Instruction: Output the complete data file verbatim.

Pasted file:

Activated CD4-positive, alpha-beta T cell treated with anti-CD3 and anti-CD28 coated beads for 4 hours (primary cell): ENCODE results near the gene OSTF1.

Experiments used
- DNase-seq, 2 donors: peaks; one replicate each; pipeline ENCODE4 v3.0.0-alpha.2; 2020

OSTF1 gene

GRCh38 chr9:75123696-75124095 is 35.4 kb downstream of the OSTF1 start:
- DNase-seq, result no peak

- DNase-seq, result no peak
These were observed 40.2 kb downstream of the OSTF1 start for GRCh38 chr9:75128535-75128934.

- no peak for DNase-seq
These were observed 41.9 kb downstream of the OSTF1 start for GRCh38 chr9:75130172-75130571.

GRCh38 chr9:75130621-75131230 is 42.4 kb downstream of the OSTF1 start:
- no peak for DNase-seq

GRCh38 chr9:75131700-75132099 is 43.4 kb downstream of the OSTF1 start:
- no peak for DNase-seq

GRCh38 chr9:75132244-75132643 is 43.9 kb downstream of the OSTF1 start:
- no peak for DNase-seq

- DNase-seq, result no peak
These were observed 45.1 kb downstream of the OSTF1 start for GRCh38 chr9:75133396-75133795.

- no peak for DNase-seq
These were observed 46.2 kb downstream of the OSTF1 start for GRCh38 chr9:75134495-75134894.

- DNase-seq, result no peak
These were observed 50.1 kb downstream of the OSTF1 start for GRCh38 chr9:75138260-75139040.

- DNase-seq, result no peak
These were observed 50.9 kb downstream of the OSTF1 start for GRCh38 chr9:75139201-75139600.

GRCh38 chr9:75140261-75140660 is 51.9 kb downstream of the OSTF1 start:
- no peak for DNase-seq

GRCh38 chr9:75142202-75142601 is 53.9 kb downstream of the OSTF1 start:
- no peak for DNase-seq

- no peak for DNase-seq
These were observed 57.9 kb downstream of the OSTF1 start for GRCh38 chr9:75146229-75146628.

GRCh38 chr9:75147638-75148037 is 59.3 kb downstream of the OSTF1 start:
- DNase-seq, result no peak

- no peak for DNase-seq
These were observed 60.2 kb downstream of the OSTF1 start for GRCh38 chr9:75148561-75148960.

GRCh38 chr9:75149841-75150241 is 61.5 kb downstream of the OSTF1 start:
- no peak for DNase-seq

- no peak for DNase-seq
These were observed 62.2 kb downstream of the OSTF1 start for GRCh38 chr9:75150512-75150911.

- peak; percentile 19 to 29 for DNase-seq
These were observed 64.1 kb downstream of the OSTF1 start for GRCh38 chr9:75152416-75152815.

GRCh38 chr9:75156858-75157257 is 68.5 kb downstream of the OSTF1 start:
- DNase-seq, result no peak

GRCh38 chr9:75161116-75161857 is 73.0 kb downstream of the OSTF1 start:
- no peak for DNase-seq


Activated CD4-positive, alpha-beta T cell treated with anti-CD3 and anti-CD28 coated beads for 4 hours (primary cell): ENCODE results near the gene OSTF1.

Experiments used
- DNase-seq, 2 donors: peaks; one replicate each; pipeline ENCODE4 v3.0.0-alpha.2; 2020

OSTF1 gene

GRCh38 chr9:75123696-75124095 is 35.4 kb downstream of the OSTF1 start:
- DNase-seq, result no peak

- DNase-seq, result no peak
These were observed 40.2 kb downstream of the OSTF1 start for GRCh38 chr9:75128535-75128934.

- no peak for DNase-seq
These were observed 41.9 kb downstream of the OSTF1 start for GRCh38 chr9:75130172-75130571.

GRCh38 chr9:75130621-75131230 is 42.4 kb downstream of the OSTF1 start:
- no peak for DNase-seq

GRCh38 chr9:75131700-75132099 is 43.4 kb downstream of the OSTF1 start:
- no peak for DNase-seq

GRCh38 chr9:75132244-75132643 is 43.9 kb downstream of the OSTF1 start:
- no peak for DNase-seq

- DNase-seq, result no peak
These were observed 45.1 kb downstream of the OSTF1 start for GRCh38 chr9:75133396-75133795.

- no peak for DNase-seq
These were observed 46.2 kb downstream of the OSTF1 start for GRCh38 chr9:75134495-75134894.

- DNase-seq, result no peak
These were observed 50.1 kb downstream of the OSTF1 start for GRCh38 chr9:75138260-75139040.

- DNase-seq, result no peak
These were observed 50.9 kb downstream of the OSTF1 start for GRCh38 chr9:75139201-75139600.

GRCh38 chr9:75140261-75140660 is 51.9 kb downstream of the OSTF1 start:
- no peak for DNase-seq

GRCh38 chr9:75142202-75142601 is 53.9 kb downstream of the OSTF1 start:
- no peak for DNase-seq

- no peak for DNase-seq
These were observed 57.9 kb downstream of the OSTF1 start for GRCh38 chr9:75146229-75146628.

GRCh38 chr9:75147638-75148037 is 59.3 kb downstream of the OSTF1 start:
- DNase-seq, result no peak

- no peak for DNase-seq
These were observed 60.2 kb downstream of the OSTF1 start for GRCh38 chr9:75148561-75148960.

GRCh38 chr9:75149841-75150241 is 61.5 kb downstream of the OSTF1 start:
- no peak for DNase-seq

- no peak for DNase-seq
These were observed 62.2 kb downstream of the OSTF1 start for GRCh38 chr9:75150512-75150911.

- peak; percentile 19 to 29 for DNase-seq
These were observed 64.1 kb downstream of the OSTF1 start for GRCh38 chr9:75152416-75152815.

GRCh38 chr9:75156858-75157257 is 68.5 kb downstream of the OSTF1 start:
- DNase-seq, result no peak

GRCh38 chr9:75161116-75161857 is 73.0 kb downstream of the OSTF1 start:
- no peak for DNase-seq